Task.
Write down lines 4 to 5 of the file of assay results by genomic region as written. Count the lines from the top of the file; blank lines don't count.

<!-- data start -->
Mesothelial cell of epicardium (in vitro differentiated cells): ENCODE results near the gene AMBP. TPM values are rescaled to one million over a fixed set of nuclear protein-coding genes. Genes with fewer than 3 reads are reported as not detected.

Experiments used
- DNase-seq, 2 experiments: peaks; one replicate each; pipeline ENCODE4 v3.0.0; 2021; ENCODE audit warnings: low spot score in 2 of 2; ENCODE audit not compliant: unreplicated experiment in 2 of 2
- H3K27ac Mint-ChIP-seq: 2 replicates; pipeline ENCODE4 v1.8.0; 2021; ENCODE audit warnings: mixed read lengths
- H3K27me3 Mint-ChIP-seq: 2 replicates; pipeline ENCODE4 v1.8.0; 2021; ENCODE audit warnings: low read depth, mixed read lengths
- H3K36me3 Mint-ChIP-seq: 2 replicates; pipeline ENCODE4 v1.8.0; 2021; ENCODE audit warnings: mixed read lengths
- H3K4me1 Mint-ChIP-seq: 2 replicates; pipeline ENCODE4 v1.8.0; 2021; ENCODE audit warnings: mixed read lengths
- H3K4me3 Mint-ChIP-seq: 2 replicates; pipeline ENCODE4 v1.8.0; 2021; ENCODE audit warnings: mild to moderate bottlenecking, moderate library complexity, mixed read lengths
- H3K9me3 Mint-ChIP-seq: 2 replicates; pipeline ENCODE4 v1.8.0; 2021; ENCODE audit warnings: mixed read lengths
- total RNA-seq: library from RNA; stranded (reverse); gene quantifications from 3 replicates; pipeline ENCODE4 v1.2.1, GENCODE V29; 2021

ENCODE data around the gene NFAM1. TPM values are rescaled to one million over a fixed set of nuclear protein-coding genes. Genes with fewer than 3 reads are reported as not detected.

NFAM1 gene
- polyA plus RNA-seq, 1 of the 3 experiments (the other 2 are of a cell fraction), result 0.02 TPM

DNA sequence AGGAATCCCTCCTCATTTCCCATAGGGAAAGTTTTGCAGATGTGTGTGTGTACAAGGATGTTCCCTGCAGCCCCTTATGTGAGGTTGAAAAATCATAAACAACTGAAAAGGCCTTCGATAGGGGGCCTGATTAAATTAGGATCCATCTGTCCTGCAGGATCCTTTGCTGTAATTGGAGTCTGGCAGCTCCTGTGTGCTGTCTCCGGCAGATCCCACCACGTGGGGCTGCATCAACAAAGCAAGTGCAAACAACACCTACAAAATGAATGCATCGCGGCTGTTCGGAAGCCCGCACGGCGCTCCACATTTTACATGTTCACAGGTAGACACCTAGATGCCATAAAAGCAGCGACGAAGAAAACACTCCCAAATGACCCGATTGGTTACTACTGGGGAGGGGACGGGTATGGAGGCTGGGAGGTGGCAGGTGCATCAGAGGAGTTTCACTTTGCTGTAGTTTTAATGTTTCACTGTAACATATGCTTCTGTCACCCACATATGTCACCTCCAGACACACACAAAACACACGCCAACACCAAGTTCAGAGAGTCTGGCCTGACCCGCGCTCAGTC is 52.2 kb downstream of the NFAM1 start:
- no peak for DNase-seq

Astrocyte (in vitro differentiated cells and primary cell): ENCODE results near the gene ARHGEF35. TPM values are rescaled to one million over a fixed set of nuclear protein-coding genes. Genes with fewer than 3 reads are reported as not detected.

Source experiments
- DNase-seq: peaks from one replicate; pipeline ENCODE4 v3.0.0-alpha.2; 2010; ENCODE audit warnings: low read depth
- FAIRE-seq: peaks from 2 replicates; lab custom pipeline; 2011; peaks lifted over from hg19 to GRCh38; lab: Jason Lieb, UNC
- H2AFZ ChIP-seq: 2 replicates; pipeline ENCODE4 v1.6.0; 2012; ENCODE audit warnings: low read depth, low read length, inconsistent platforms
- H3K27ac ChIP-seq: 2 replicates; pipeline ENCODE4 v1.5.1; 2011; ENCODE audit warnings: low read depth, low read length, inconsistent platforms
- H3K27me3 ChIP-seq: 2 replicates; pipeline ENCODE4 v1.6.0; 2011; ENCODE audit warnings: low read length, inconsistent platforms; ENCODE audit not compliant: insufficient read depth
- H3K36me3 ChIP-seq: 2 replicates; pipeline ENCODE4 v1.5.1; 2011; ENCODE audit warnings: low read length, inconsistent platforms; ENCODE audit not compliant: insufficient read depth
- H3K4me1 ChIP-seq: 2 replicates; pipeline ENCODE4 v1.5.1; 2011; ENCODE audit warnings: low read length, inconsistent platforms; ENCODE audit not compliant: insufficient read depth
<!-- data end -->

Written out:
- H3K27ac Mint-ChIP-seq: 2 replicates; pipeline ENCODE4 v1.8.0; 2021; ENCODE audit warnings: mixed read lengths
- H3K27me3 Mint-ChIP-seq: 2 replicates; pipeline ENCODE4 v1.8.0; 2021; ENCODE audit warnings: low read depth, mixed read lengths